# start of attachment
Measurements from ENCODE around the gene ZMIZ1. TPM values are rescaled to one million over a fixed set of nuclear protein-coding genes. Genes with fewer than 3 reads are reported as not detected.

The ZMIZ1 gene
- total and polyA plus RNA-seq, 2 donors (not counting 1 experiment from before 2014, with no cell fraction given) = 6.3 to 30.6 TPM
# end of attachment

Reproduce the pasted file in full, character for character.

Measurements from ENCODE around the gene ZMIZ1. TPM values are rescaled to one million over a fixed set of nuclear protein-coding genes. Genes with fewer than 3 reads are reported as not detected.

The ZMIZ1 gene
- total and polyA plus RNA-seq, 2 donors (not counting 1 experiment from before 2014, with no cell fraction given) = 6.3 to 30.6 TPM